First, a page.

A survey illustrates that 69% of all Americans have less than $1,000 in their savings account.This number has risen by 7% since 2015.The most considerable factor behind these numbers is that people don’t understand how to live within their means. Michael Hardy, a financial planner from Molly & Harlott financial firm, expands on this by pointing out that ‘It doesn’t matter if they are making $30,000 per year or $300,000 – people don’t seem to know how to spend less than they make.’ Annamaria Lusardi, academic director at the Global Financial Literacy Excellence Center, commented that 40% of income inequality in the US is due to spending personal finances incorrectly. If people understood the future implications of poor saving habits, they’d be warier of the way they spend. The National Foundation for Credit Counseling (NFCC) also points out that “27% do not save any portion of their household’s annual income for retirement’ in 2017. Retirement is a critical aspect of one’s economic portfolio. This lack of saving can contribute to many future elderlies being dependent on the government to support them. These statistics prove that many Americans struggle financially and that the hole they are in is only getting deeper. 21% of participants in a survey by Brookings Institution – 38% of them with an income of under $25,000 – stated that winning the lottery was the best way to earn money for retirement.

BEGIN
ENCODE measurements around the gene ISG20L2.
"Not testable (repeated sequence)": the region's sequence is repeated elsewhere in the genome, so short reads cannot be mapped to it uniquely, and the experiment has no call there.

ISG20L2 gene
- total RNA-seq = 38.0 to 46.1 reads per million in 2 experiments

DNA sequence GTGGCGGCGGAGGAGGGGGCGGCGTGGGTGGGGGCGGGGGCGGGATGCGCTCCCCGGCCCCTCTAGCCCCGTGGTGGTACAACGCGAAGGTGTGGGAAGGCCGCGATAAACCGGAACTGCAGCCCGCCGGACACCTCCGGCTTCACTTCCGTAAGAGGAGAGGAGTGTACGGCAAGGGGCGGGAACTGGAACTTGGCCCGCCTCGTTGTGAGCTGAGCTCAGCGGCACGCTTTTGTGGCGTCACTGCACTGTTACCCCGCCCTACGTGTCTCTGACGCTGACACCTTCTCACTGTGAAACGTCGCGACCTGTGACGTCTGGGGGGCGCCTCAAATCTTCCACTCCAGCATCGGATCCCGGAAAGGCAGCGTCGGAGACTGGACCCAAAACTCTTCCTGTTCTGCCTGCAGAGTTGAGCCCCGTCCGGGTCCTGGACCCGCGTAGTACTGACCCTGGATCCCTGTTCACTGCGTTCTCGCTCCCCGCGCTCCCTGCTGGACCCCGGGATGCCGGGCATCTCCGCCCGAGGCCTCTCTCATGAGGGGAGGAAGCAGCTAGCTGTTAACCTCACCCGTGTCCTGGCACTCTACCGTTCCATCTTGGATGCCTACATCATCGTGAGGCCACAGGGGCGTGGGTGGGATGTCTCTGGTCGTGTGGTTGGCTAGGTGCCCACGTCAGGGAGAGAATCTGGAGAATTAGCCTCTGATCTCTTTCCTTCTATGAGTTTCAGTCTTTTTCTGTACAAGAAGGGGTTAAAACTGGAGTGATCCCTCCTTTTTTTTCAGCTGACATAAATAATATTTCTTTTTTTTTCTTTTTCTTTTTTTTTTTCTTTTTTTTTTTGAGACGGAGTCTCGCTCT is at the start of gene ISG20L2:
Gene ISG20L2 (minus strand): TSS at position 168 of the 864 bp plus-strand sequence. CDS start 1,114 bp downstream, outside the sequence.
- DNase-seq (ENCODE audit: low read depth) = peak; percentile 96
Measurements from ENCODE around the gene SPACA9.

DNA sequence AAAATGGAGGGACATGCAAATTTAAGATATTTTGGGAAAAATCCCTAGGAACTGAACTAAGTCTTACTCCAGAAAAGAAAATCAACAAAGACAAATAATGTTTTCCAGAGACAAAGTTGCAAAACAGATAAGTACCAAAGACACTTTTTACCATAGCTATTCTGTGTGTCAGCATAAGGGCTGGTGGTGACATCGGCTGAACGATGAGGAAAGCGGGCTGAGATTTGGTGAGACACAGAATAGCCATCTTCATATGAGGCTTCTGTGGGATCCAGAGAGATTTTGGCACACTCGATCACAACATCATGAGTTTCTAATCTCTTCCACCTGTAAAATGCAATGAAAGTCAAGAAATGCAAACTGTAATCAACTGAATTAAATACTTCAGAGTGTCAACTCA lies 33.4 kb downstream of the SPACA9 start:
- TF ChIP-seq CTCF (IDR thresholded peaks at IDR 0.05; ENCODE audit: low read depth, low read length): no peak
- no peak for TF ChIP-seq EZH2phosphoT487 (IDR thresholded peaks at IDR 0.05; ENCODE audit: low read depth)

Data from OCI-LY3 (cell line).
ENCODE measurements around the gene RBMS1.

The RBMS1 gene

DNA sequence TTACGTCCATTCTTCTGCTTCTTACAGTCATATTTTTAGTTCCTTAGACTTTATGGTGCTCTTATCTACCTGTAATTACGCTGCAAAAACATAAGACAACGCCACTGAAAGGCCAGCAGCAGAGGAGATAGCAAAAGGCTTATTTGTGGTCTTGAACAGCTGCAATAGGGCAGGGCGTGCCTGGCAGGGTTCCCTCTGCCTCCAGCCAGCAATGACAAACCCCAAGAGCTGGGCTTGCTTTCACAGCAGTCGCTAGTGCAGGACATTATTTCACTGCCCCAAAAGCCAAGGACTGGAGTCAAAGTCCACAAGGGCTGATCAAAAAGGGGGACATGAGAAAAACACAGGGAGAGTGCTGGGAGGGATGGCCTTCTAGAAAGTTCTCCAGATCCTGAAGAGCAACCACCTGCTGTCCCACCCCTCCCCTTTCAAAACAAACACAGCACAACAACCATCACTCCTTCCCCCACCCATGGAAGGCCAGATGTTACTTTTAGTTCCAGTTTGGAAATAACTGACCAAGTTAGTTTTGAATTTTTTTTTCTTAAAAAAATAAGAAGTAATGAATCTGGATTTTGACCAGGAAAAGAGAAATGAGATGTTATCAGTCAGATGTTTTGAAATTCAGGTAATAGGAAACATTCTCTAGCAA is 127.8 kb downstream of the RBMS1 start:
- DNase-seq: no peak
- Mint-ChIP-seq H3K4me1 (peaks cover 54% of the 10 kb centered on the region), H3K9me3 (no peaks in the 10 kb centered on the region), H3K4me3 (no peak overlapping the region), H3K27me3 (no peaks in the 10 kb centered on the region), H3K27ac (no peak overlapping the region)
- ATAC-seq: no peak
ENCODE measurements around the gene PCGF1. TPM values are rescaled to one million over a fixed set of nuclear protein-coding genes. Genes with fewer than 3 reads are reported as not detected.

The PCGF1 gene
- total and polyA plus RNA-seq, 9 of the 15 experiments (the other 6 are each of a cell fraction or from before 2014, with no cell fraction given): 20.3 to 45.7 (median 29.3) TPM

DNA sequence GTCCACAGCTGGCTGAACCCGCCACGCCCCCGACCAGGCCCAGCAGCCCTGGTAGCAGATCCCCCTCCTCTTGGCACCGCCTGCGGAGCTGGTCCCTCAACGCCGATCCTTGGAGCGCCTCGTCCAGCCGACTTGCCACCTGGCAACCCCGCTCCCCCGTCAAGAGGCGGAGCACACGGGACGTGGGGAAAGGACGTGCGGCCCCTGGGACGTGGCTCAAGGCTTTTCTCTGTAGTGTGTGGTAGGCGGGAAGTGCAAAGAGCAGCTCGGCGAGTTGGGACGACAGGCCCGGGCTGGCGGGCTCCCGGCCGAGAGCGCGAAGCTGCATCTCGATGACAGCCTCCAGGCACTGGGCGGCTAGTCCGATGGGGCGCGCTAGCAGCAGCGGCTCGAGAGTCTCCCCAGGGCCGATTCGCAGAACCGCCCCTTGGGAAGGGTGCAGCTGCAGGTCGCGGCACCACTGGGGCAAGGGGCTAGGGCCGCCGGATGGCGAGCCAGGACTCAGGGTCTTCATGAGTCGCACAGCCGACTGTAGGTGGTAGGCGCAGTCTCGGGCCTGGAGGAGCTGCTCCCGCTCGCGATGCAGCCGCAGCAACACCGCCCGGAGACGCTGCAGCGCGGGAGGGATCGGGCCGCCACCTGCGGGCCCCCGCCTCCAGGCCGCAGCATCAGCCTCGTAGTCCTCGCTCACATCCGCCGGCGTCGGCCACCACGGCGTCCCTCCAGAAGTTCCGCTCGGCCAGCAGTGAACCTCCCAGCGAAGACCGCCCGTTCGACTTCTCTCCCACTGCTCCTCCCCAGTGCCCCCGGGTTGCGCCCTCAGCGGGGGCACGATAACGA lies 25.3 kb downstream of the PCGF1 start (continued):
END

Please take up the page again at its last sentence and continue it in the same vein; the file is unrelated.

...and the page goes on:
The fact that these people believe that a chance so slim, such as the lottery, is the most optimal way to earn money (beating out getting a degree and working in a profitable field) demonstrates how easy it is for them to be exploited. Instead of spending money won from this ludicrous gamble effectively, winner oftentimes destroy their lives within a decade. A typical story associated with winning the lottery is that of Lisa Arcand. The Penny Hoarder details that she won $1 million and spent it all on a house and vacations. She opened a restaurant as an additional form of income. After she fell bankrupt within three years, she described the experience as ‘depressing.’ Businesses target those who are financially illiterate. The Harvard School of Public Health quotes Connolly, the director of the Tobacco Control Research Group at HSPH, as he states that ‘tobacco ads are ubiquitous in lower-income neighborhoods, particularly those with higher Hispanic and African American populations.’ These groups have less money and are disproportionately under-educated on finances.